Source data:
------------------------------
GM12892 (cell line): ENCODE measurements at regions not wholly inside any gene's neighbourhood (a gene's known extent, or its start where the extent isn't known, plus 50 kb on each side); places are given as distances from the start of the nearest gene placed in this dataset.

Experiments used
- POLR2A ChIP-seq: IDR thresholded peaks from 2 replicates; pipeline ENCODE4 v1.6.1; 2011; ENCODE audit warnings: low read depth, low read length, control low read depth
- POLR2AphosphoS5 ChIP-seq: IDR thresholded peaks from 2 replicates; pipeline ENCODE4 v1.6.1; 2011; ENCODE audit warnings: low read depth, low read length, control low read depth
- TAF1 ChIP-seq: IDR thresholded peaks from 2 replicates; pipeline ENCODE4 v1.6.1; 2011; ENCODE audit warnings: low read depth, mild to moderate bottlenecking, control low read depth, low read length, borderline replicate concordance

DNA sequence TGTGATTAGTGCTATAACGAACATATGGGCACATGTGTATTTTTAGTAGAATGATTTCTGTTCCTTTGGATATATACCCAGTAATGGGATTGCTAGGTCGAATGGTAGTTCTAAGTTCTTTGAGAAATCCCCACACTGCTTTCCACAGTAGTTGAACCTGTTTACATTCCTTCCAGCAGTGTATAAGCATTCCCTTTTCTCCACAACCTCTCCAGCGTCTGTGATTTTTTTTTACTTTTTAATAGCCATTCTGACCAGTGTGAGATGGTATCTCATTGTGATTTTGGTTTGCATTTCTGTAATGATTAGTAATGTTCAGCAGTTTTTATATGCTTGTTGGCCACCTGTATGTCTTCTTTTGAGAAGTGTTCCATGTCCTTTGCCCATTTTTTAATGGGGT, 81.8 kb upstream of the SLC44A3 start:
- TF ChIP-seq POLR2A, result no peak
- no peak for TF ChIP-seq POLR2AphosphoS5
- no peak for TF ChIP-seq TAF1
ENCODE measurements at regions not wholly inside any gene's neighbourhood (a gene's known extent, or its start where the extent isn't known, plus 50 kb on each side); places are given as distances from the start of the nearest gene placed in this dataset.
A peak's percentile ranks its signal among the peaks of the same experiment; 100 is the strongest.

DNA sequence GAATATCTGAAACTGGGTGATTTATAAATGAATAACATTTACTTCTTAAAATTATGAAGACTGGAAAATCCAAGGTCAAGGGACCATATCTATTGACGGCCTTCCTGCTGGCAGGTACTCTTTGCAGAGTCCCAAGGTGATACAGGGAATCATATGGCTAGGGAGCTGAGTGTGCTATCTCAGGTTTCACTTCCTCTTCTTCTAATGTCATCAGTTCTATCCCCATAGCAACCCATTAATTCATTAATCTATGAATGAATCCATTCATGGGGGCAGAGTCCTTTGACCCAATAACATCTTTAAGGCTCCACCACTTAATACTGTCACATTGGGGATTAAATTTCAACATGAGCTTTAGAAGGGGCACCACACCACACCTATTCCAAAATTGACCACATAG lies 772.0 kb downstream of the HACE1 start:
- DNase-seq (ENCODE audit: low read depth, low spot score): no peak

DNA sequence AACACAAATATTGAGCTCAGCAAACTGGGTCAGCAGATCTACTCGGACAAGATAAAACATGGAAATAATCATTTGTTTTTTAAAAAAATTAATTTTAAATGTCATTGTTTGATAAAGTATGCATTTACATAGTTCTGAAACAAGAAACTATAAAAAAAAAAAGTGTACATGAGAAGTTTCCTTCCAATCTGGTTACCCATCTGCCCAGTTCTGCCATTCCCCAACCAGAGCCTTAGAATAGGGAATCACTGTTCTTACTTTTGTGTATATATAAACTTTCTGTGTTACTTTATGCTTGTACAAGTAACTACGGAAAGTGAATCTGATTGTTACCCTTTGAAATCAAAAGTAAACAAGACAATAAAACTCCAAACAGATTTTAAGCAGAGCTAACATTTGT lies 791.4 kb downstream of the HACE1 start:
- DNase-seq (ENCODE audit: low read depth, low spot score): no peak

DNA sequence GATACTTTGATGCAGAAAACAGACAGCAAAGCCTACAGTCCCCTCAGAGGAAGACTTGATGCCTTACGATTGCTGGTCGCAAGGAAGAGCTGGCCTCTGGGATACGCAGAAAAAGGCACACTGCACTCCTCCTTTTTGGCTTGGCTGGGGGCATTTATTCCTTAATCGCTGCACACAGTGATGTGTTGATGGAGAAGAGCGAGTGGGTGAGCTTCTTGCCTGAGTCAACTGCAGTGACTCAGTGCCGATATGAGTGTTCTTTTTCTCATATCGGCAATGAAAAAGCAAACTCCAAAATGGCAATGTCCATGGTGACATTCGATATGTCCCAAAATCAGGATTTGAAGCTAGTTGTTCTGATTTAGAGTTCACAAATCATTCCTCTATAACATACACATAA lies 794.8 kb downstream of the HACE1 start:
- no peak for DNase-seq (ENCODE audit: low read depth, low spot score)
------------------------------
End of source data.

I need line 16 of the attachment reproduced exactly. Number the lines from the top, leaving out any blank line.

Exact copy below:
DNA sequence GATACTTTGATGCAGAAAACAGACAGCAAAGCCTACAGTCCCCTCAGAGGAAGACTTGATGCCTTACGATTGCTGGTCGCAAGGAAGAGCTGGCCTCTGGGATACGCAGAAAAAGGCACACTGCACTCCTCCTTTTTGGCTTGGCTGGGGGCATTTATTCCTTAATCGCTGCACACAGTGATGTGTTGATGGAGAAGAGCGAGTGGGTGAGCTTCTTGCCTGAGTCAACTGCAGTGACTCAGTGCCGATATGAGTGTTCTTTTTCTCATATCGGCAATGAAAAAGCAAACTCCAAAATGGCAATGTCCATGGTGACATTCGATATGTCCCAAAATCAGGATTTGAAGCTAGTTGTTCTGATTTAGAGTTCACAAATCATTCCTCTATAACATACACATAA lies 794.8 kb downstream of the HACE1 start: